Road Trip IX, Days 27-32, Durham and Chapel Hill, N.C.: Country Roads, Make Me Run

I’ve written before about my father’s passion for distance running, and the way that passion shaped our family. Nothing like being back on the “old home place” for a week to bring back powerful memories of my baptism and rearing in the Church of the Holy Workout.

See, once my dad learned, in the mid-sixties, about the long-term health effects of distance running, I think he must have settled on the logic that, quod erat demonstrandum, NOT running would probably kill you quickly.

My dad, at 88 and a half, on his bike–he finally switched to an electric wheel a few years ago

At least that’s how it seemed to my 8 year-old self back in 1970. My sisters and I were, ahem, encouraged to run one mile a day, and three on Sundays. Most of that running involved the country roads near our house—some recently paved, some dirt.

But quite a lot involved the vehicle-free gravel roads of Duke Forest, maintained by Duke University’s School of Forestry (which I admire and love equally as much as I despise and loathe its men’s basketball team 🙂 ).The scenery was pretty. And the hills were STEEP.

Every year since we moved away in 1990, I go back to those forest roads, thinking, “they can’t really be as steep as I remember them.” And every time I rediscover—oh. Yep. They are.

Hard Climb Hill–putting the “mont” in Piedmont

The jury’s out, in my opinion, on whether making running mandatory for your children is a good idea or not. As it happens, I still run, thought I’ll never know if that’s despite, or because of being thrown into the deep end of the track (to mix sports metaphors). But since I’m lucky enough to have grown up entirely in the same house, it’s pretty cool to imagine how many miles I’ve logged over the years on those humble paved and unpaved roads.

I imagine Atticus Finch musing, “You never really understand a place until you consider things from its country roads…until you pull on your running shoes and run a few thousand miles around its hills.”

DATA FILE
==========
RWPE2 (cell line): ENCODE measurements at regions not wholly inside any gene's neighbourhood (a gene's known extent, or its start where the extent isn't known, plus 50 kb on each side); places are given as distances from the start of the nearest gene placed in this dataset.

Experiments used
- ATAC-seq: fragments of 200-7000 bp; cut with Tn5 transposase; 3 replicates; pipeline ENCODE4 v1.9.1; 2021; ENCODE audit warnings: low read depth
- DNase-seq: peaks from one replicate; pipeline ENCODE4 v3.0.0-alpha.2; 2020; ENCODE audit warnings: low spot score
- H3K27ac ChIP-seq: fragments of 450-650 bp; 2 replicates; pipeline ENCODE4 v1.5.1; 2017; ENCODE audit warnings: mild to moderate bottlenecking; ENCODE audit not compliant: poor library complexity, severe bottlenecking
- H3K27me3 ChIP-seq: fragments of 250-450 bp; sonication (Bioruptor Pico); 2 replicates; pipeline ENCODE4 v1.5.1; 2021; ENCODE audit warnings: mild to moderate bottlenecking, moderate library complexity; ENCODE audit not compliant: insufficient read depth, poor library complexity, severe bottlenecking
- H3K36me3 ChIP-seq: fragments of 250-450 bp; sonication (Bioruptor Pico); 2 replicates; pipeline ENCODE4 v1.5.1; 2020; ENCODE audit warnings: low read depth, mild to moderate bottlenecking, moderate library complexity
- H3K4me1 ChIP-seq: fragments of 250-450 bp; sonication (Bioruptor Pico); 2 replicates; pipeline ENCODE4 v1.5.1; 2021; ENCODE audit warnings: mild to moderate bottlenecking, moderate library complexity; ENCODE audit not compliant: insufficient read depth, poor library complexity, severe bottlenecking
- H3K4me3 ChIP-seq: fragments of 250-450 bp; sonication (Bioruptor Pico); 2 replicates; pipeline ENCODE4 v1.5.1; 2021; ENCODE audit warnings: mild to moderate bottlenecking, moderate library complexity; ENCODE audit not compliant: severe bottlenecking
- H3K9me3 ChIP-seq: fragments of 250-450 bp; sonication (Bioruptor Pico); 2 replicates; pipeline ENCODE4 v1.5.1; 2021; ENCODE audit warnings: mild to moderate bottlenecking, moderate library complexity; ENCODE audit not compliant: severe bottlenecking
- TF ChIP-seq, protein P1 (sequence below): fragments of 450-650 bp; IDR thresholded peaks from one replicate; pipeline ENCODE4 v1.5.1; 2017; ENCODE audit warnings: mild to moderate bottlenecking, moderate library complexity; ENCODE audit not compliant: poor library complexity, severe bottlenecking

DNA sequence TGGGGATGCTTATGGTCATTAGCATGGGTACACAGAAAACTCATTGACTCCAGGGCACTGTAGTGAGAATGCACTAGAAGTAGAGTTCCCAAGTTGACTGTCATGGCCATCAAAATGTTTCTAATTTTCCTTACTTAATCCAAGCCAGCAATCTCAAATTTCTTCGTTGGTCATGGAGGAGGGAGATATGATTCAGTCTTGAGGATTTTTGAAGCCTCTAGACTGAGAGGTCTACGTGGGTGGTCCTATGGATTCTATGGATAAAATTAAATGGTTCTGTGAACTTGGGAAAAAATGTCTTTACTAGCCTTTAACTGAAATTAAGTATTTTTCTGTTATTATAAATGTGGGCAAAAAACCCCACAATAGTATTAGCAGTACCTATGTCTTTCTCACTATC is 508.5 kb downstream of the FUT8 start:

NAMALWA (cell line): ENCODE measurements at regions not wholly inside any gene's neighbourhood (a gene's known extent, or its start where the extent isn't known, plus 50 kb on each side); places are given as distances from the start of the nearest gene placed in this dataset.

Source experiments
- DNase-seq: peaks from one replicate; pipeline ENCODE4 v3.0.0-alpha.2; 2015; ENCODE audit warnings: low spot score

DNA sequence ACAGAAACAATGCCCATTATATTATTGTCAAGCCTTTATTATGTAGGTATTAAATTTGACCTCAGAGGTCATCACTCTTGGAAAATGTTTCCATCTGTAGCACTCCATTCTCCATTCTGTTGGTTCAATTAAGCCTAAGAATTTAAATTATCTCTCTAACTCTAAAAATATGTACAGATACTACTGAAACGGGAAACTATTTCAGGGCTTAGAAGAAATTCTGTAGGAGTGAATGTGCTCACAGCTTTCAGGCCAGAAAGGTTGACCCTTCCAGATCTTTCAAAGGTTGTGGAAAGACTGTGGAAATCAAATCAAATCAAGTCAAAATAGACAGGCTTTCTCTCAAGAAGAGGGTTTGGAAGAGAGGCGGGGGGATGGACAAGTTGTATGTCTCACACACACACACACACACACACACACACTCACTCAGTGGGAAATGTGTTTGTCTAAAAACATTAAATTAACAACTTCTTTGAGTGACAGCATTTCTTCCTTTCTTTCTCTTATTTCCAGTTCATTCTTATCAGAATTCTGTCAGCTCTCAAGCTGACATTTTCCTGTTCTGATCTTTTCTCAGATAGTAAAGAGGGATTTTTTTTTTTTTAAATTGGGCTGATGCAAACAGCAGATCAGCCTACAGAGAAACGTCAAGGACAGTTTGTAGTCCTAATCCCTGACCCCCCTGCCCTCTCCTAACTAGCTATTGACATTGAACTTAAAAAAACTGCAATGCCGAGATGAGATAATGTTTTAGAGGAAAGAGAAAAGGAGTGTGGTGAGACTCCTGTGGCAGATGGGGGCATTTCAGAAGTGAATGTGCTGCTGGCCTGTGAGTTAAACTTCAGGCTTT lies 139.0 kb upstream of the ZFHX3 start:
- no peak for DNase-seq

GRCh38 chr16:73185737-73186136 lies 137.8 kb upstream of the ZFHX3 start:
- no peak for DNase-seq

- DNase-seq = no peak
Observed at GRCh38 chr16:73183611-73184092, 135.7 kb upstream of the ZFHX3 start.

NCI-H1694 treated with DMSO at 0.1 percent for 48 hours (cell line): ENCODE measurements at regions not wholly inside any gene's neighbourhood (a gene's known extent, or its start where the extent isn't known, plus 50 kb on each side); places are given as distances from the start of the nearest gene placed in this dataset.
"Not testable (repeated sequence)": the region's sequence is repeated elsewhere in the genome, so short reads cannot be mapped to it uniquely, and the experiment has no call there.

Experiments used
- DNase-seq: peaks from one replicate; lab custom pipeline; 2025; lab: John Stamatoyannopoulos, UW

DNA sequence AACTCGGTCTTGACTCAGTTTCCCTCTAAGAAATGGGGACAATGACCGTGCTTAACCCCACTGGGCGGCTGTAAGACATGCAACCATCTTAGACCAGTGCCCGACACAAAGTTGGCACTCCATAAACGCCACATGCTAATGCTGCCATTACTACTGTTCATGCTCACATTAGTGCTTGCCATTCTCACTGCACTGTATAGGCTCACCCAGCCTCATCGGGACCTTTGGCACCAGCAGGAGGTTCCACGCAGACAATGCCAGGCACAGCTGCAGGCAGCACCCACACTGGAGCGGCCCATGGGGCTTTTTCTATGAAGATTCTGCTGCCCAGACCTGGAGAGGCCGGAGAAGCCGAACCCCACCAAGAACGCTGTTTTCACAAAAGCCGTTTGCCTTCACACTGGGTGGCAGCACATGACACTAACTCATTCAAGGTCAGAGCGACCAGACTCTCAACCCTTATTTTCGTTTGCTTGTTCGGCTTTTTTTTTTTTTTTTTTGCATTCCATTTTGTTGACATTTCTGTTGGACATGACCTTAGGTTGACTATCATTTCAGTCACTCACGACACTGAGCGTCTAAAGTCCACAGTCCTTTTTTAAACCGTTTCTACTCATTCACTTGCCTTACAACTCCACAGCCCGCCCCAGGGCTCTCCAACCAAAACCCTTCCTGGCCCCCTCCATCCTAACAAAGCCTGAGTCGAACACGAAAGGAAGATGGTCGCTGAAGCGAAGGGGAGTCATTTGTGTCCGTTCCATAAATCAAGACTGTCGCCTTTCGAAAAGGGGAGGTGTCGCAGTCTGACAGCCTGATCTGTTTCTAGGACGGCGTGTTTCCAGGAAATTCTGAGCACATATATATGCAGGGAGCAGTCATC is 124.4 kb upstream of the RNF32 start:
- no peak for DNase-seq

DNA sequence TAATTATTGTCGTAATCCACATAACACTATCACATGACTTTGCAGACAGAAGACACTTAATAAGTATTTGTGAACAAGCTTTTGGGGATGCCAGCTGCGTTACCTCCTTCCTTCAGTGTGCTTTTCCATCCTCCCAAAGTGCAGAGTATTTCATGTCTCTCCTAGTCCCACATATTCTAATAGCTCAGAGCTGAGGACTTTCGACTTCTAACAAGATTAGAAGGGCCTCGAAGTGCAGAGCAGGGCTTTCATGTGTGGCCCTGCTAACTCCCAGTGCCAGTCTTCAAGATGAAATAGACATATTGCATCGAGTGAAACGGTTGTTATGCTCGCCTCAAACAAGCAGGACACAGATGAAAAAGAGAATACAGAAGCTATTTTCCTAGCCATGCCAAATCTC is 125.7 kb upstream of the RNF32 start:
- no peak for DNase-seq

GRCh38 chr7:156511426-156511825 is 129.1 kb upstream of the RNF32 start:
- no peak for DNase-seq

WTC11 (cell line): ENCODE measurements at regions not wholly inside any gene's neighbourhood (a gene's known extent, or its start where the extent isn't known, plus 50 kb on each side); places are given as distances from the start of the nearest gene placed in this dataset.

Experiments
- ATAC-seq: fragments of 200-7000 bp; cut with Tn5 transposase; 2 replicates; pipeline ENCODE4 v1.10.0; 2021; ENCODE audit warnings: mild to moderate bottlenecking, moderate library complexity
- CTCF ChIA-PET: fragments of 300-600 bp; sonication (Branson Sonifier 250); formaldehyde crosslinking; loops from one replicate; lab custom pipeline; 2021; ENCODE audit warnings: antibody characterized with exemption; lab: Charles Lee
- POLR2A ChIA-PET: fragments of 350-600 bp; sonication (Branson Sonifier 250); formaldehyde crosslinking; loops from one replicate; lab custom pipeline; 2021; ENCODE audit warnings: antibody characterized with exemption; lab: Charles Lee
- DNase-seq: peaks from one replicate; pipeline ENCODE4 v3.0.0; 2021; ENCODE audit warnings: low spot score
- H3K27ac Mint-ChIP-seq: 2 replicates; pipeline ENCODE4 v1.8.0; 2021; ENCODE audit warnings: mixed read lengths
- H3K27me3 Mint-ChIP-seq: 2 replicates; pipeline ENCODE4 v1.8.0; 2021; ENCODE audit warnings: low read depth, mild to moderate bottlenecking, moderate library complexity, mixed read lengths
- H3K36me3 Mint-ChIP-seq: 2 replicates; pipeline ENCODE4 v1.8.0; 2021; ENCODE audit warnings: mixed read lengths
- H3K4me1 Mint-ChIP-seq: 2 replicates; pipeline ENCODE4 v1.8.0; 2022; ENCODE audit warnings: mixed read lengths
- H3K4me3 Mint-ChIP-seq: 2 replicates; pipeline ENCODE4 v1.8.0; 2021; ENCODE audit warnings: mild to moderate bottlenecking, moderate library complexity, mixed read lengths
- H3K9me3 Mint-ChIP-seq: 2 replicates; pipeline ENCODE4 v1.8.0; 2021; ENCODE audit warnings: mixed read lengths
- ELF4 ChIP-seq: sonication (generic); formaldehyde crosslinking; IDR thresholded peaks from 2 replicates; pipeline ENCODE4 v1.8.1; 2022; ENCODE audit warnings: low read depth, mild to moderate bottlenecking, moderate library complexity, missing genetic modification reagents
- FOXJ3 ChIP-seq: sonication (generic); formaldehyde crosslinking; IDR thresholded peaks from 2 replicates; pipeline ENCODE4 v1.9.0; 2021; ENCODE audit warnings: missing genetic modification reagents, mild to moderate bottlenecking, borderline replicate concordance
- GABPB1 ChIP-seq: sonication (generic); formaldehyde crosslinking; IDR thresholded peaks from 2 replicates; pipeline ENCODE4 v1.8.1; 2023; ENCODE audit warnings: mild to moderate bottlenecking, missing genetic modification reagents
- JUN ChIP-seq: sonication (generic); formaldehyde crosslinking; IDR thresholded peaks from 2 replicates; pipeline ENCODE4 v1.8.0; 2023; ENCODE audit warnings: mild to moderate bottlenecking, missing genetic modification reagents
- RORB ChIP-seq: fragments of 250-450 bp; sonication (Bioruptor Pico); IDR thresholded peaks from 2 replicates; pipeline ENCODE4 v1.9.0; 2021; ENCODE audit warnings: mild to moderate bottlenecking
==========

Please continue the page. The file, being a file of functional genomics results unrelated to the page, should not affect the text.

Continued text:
I’d show an even steeper hill, but I didn’t feel like wading across New Hope Creek

Or spot its wildflowers. I can’t complete a description of my childhood running routes without celebrating the subtle wildflowers of its woods in early spring.

Like the Trout Lily. Spot one…and suddenly they’re everywhere!

About as showy as they get…hiding in some invasive periwinkle leaves

Bluets, or Quaker Ladies. These always reminded me of my mom.

And while we’re at it…all praises be to good ol’ New Hope Creek itself. Humbly beautiful, and quite shockingly free of garbage considering it’s right smack in the middle of the Hillsborough/Durham/Chapel Hill Triangle.

Thanks for all the miles I’ve run past you while you were running past me!

I find myself wondering…what versions of my country roads do y’all share? What routes, walked or run or skated over a million times, make up the soul of YOUR childhood?

Who Doesn’t Need More Lemurs in His/Her Life?

Proud daughter + lemur-lover = another update on my dad’s research.

Really, this isn’t new. It’s just a look at how popular culture is becoming (understandably) attracted to the idea of lemurs one day helping humans with things like medical breakthroughs or space travel.

So here’s a cool article & video from my hometown, Durham, North Carolina (home of the Duke Lemur Center). I couldn’t get the video to copy separately, but if you click on this link, you can watch it: